I also got the Necchi BU to run.
I didn't have to take it to a repair shop after all, I was able to fix it myself. Comparing the Necchi BU with the Bernina Activa ... the Necchi is all metal, machined to very close tolerances. It runs very smoothly even after 61 years. The Bernina is made partly of plastic, which I expect will break down over the years. Its useful life may turn out to be only 20 or 30 years. On the other hand, it runs very smoothly and quietly, and I very much like the electronic features. It does more of the work for me, so I can concentrate on patterns and fabrics and fitting. I've retired the Singer, to be used as a spare, or maybe given away to another beginner sewist some day (sewist? well ... it sounds better than sewer, which brings to mind plumbing pipes and toilets).
The last time I wrote in this blog, I was making skirts. I made a few more, including this whimsical one made from a yard of home decor fabric I found in the remnant bin at Joann's, to go with a whimsical pair of shoes from the sale bin at Anthropolgie.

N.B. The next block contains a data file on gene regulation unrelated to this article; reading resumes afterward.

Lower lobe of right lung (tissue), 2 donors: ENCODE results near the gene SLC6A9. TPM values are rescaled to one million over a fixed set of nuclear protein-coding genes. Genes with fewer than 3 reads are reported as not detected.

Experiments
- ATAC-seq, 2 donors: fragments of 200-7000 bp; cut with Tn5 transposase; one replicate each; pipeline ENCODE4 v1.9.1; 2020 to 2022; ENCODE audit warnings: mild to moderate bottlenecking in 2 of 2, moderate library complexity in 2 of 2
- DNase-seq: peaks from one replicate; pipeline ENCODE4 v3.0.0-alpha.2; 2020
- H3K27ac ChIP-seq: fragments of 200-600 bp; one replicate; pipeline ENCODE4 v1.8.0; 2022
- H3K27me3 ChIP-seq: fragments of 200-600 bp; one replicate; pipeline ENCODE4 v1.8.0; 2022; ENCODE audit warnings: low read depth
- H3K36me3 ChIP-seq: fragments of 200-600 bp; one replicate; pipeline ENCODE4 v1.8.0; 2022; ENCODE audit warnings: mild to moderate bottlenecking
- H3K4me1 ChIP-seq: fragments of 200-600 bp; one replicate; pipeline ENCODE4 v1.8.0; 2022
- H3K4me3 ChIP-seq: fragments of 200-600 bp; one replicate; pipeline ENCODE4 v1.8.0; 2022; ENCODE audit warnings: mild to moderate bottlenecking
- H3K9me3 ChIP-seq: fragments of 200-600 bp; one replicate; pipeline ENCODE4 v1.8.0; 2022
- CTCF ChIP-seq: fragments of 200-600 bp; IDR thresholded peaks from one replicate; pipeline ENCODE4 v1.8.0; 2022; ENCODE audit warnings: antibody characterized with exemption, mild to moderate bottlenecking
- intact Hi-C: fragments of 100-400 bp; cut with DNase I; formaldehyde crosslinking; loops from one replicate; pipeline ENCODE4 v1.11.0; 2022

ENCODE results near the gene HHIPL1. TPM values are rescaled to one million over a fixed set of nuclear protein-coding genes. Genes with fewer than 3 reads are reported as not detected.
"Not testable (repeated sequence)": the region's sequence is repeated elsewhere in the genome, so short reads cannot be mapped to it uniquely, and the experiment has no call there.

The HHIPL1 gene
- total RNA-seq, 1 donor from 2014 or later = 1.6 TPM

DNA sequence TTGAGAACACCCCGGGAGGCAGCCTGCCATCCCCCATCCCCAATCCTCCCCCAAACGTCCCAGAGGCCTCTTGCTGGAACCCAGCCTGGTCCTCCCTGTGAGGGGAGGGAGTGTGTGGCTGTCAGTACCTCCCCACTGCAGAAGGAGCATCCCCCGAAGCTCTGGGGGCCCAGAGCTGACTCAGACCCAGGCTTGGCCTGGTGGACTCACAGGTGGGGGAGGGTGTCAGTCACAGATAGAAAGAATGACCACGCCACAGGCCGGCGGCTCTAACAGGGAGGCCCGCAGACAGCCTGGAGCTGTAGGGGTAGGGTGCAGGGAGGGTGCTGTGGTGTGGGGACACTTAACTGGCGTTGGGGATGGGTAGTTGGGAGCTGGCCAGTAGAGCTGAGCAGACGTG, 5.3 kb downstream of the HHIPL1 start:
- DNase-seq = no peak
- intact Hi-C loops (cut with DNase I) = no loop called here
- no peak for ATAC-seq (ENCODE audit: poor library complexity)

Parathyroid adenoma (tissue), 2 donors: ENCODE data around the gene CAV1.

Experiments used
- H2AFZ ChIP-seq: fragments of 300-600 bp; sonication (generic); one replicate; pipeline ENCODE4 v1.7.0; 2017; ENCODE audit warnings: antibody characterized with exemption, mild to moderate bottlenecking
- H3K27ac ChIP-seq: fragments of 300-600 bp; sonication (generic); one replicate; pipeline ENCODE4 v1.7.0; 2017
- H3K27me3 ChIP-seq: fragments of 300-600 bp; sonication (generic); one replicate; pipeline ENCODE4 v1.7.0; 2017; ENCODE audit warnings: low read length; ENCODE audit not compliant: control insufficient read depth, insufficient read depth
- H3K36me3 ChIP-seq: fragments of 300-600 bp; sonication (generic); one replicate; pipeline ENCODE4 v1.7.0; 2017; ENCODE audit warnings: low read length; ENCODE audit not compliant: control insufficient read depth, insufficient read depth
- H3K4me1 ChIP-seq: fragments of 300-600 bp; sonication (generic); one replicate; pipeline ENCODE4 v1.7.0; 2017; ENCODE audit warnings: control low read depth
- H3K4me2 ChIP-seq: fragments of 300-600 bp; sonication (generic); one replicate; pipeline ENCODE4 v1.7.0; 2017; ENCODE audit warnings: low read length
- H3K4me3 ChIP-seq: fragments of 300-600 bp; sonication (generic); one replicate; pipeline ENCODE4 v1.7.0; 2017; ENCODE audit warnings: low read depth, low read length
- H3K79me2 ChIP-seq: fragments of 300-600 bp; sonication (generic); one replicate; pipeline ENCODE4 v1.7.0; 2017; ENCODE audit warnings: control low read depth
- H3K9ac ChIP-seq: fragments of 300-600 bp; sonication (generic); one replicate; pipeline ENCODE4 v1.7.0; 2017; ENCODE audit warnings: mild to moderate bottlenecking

Then I moved on to tops and shirts and learned how to match stripes and patterns.
As always, I started out with inexpensive fabric and worked my way up to more expensive stuff. I think my favorite shirt fabric so far is cotton lawn. It's so siky-smooth and light and cool -- perfect for our San Antonio climate. Liberty of London have some beautiful prints, and I've found they can be had for affordable prices through UK shops on Ebay. You can find them by searching on "cotton lawn fabric." Michael's Fabrics have beautiful shirting fabrics for more formal shirts. They're running a 50% off sale at this very moment.